1. The financial resources of the party seeking alimony, including marital property apportioned to the party, and the party’s ability to meet needs independently, including theextent to which a provision for support of a child living with the party includes a sum for that  party as custodian;2. The time necessary to acquire sufficient education or training to enable the party seeking alimony to find appropriate employment, and the probability, given the party’s age and skills,of completing education or training and becoming fully or partially self-supporting;3. The standard of living established during the marriage;4. The duration of the marriage and, in the case of a homemaker, the length of absence fromemployment and the extent to which any education, skills, or experience have becomeoutmoded and earning capacity has become permanently diminished;5. The loss of earnings, seniority, retirement benefits, and other employment opportunitiesforgone by the spouse seeking alimony;6. The age, and the physical and emotional condition of the spouse seeking alimony;7. The ability of the spouse from whom alimony is sought to meet needs while meeting thoseof the spouse seeking alimony; and 8. The contribution of each party in the acquisition, preservation, depreciation, or appreciationin the amount or value of the marital property, as well as the contribution of a spouse as ahomemaker or in furtherance of the other party’s employment or business.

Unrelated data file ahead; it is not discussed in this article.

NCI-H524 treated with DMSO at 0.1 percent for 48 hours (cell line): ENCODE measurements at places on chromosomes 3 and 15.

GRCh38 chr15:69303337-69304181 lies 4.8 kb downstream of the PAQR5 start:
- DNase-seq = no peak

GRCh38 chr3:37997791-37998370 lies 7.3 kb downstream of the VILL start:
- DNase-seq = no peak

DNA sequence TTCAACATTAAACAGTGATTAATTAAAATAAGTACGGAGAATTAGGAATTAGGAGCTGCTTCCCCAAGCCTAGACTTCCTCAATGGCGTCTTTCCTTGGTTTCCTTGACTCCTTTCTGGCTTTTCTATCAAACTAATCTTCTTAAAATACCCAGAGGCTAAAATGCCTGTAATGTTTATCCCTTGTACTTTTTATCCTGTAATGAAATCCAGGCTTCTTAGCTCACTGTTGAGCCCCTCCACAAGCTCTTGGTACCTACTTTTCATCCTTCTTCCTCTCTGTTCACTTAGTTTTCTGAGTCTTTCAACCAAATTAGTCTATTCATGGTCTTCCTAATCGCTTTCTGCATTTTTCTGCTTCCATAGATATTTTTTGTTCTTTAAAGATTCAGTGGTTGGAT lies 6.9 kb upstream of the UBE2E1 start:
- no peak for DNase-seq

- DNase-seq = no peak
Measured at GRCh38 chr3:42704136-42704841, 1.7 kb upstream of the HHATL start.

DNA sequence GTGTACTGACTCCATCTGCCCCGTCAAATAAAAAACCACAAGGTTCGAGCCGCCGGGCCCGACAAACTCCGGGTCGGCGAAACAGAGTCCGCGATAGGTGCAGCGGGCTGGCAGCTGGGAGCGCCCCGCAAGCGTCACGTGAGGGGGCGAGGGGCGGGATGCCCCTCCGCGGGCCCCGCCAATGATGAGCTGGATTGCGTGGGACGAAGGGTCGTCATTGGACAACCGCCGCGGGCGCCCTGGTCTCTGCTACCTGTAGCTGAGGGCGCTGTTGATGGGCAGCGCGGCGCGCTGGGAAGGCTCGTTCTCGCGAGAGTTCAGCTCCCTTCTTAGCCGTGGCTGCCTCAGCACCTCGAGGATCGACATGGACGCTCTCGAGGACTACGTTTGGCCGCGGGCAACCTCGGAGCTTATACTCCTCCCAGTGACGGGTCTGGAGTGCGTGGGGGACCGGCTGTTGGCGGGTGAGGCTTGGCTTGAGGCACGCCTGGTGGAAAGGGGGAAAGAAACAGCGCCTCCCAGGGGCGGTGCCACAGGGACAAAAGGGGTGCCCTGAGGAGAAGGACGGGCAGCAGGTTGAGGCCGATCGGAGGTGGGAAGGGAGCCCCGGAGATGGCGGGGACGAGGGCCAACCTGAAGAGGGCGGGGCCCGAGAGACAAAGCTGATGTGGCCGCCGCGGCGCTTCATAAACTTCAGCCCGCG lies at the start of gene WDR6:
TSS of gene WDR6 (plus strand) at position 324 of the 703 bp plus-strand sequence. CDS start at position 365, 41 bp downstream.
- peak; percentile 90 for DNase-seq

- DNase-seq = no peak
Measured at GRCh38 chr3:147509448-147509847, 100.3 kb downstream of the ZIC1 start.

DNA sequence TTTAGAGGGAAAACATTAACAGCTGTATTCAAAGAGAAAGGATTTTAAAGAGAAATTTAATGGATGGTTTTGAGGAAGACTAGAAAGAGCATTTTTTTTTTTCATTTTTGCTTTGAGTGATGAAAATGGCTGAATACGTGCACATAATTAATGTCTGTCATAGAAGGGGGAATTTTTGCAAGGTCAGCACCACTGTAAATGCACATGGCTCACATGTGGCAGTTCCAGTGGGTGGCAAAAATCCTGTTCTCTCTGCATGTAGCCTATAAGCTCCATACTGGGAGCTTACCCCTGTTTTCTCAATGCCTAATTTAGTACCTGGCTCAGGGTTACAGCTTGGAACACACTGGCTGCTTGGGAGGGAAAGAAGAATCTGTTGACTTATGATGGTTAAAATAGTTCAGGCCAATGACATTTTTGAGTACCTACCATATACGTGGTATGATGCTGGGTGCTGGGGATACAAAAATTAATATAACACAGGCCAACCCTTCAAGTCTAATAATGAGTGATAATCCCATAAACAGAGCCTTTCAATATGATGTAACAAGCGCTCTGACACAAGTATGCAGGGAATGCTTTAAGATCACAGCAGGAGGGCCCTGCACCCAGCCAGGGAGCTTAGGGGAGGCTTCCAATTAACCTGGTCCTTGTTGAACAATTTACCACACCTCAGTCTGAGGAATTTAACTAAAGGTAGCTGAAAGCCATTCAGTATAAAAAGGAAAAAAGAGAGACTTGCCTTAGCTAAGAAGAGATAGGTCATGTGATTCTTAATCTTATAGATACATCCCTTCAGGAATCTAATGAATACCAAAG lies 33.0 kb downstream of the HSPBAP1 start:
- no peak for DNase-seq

State Abbreviation
May 11, 1858
State Capital
St. Paul
Number of Counties
State Population (2005)
State Quarter Issue Date
 April 4, 2005
State Flower 
Lady slipper 
North Star State, Gopher State, Land of 10,000 Lakes
State Flag